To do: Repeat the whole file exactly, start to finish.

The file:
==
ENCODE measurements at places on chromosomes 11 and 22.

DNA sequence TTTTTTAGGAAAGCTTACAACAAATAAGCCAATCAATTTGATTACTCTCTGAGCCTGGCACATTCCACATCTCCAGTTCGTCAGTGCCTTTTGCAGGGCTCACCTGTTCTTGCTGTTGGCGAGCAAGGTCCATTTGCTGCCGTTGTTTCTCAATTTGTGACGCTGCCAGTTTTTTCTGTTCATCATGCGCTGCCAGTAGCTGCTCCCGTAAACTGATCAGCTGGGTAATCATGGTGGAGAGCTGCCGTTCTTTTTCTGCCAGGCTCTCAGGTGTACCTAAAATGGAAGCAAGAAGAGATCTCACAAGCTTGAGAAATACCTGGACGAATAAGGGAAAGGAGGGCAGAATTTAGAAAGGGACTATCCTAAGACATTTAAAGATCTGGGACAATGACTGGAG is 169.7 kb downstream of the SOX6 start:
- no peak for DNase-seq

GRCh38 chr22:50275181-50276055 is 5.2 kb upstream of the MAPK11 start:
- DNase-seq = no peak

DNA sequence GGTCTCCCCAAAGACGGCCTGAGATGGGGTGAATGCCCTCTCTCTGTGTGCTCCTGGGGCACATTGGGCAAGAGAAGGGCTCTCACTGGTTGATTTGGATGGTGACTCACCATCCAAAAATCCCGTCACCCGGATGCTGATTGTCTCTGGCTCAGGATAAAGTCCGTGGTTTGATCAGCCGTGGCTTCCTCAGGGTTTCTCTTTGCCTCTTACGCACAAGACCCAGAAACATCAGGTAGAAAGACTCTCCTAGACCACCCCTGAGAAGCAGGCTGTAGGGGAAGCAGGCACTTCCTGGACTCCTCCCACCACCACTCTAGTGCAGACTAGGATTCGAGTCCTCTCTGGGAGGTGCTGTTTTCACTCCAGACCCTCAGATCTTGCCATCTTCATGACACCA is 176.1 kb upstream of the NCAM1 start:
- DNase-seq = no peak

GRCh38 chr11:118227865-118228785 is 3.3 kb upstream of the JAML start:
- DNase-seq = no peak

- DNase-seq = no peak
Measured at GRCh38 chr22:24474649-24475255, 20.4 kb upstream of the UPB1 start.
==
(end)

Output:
ENCODE measurements at places on chromosomes 11 and 22.

DNA sequence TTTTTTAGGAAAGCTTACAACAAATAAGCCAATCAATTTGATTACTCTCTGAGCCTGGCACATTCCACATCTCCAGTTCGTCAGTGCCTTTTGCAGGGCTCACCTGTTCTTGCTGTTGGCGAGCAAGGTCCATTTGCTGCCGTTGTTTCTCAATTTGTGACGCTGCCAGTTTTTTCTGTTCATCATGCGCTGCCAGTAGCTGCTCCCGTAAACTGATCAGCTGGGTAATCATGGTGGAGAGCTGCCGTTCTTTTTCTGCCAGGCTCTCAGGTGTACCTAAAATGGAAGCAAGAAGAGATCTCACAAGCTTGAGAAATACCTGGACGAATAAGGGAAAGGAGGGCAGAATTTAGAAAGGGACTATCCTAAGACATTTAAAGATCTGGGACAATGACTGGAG is 169.7 kb downstream of the SOX6 start:
- no peak for DNase-seq

GRCh38 chr22:50275181-50276055 is 5.2 kb upstream of the MAPK11 start:
- DNase-seq = no peak

DNA sequence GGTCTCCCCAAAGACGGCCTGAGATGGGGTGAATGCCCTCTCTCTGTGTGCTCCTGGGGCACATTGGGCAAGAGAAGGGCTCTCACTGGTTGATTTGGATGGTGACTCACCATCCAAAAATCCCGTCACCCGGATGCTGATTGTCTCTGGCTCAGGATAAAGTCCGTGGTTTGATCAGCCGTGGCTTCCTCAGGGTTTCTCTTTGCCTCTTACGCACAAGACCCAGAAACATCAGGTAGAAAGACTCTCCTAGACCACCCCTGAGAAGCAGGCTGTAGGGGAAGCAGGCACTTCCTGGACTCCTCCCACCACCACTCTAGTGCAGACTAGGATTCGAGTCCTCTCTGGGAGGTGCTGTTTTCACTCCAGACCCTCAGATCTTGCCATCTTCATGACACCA is 176.1 kb upstream of the NCAM1 start:
- DNase-seq = no peak

GRCh38 chr11:118227865-118228785 is 3.3 kb upstream of the JAML start:
- DNase-seq = no peak

- DNase-seq = no peak
Measured at GRCh38 chr22:24474649-24475255, 20.4 kb upstream of the UPB1 start.